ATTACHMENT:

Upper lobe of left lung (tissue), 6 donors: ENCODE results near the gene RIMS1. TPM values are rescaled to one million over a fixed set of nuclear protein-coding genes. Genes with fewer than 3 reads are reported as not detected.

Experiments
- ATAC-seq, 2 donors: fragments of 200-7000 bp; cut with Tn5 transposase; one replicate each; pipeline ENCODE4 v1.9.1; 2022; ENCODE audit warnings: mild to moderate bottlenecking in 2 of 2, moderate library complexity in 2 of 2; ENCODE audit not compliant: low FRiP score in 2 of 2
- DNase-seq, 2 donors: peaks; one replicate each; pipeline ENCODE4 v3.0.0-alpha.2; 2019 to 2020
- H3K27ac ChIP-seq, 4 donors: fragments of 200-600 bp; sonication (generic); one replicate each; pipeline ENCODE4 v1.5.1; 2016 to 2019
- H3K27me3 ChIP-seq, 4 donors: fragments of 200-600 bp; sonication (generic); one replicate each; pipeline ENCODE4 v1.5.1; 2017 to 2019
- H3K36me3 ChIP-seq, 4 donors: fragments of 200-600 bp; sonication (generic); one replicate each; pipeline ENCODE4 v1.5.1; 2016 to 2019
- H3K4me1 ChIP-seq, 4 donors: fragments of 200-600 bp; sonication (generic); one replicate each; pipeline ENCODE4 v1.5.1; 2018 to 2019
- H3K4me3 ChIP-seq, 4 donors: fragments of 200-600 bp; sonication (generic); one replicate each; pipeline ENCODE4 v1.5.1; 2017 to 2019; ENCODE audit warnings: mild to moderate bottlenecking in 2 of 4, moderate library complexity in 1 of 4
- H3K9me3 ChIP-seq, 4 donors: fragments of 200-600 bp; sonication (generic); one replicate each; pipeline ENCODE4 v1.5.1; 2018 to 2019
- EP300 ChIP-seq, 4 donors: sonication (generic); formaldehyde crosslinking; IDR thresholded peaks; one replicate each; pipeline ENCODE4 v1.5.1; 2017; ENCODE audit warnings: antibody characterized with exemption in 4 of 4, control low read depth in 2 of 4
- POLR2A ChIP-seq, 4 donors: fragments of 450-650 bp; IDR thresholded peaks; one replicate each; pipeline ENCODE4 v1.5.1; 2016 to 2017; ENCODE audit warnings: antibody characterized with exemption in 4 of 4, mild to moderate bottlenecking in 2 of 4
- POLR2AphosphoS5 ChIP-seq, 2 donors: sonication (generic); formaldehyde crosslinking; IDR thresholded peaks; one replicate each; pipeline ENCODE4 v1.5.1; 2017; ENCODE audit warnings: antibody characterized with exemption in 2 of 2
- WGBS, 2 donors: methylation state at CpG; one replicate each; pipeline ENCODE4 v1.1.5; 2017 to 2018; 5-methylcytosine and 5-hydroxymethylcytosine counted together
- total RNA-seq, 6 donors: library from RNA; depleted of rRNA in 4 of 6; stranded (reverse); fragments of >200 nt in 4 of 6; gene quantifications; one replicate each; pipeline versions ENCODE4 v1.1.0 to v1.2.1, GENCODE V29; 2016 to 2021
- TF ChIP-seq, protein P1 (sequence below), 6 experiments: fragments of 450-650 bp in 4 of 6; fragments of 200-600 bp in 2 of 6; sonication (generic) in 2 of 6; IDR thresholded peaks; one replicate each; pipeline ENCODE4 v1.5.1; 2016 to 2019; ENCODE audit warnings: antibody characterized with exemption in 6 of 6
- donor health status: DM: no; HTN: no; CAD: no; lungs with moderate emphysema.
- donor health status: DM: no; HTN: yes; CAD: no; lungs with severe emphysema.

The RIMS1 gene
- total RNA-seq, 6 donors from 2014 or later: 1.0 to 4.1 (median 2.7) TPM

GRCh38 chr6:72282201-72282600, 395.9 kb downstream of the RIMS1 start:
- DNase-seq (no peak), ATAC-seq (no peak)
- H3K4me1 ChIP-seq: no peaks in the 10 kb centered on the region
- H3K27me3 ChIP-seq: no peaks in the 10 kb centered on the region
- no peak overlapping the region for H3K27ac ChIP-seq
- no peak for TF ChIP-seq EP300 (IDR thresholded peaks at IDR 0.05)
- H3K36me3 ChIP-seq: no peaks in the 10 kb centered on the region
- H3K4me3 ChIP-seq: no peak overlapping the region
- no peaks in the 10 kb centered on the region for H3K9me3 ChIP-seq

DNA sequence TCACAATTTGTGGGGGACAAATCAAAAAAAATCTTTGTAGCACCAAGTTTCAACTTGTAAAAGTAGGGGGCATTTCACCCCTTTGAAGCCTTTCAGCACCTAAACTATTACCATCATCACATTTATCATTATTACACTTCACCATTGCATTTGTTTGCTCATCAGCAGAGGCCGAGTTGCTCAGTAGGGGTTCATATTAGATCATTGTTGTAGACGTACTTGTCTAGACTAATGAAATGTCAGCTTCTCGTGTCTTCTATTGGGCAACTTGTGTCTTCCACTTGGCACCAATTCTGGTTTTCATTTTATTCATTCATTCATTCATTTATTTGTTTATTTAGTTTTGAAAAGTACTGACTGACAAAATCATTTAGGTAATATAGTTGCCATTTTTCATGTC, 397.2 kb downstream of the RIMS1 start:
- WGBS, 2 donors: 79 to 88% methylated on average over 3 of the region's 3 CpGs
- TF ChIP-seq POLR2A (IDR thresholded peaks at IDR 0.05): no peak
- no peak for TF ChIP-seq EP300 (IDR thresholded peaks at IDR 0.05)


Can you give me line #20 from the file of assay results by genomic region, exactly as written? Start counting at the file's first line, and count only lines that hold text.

- total RNA-seq, 6 donors from 2014 or later: 1.0 to 4.1 (median 2.7) TPM